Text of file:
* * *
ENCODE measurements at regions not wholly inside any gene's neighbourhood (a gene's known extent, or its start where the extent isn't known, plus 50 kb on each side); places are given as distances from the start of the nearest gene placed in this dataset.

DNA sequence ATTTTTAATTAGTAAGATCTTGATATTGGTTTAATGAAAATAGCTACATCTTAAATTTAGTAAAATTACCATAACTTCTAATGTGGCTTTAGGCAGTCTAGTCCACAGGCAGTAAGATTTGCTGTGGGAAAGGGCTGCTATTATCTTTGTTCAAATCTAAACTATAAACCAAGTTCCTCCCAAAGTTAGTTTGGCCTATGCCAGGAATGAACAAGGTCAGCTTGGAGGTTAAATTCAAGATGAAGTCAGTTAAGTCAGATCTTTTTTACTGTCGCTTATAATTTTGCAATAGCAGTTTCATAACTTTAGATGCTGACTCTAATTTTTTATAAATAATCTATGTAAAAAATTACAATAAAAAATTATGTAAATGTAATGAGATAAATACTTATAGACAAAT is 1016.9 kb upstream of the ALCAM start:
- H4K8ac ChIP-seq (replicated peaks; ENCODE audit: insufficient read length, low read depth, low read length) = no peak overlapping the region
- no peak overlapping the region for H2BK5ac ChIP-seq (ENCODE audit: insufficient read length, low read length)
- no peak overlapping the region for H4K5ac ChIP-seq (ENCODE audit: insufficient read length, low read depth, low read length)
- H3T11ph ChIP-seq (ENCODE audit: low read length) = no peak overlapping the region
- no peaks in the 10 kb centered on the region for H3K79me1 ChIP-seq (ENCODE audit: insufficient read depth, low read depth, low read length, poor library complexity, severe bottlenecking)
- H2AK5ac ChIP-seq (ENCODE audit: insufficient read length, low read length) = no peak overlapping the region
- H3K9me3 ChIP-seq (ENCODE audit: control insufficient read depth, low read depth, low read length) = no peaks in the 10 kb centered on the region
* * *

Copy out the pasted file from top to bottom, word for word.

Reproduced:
ENCODE measurements at regions not wholly inside any gene's neighbourhood (a gene's known extent, or its start where the extent isn't known, plus 50 kb on each side); places are given as distances from the start of the nearest gene placed in this dataset.

DNA sequence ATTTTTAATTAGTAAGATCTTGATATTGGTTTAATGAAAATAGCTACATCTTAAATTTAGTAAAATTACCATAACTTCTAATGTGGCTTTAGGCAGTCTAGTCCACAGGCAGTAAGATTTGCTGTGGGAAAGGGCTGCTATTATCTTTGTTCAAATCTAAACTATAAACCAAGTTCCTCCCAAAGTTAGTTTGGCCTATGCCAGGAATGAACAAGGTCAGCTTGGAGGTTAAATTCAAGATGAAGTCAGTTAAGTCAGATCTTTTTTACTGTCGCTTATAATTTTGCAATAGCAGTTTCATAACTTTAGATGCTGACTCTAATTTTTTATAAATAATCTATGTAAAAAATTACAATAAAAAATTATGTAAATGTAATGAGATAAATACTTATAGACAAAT is 1016.9 kb upstream of the ALCAM start:
- H4K8ac ChIP-seq (replicated peaks; ENCODE audit: insufficient read length, low read depth, low read length) = no peak overlapping the region
- no peak overlapping the region for H2BK5ac ChIP-seq (ENCODE audit: insufficient read length, low read length)
- no peak overlapping the region for H4K5ac ChIP-seq (ENCODE audit: insufficient read length, low read depth, low read length)
- H3T11ph ChIP-seq (ENCODE audit: low read length) = no peak overlapping the region
- no peaks in the 10 kb centered on the region for H3K79me1 ChIP-seq (ENCODE audit: insufficient read depth, low read depth, low read length, poor library complexity, severe bottlenecking)
- H2AK5ac ChIP-seq (ENCODE audit: insufficient read length, low read length) = no peak overlapping the region
- H3K9me3 ChIP-seq (ENCODE audit: control insufficient read depth, low read depth, low read length) = no peaks in the 10 kb centered on the region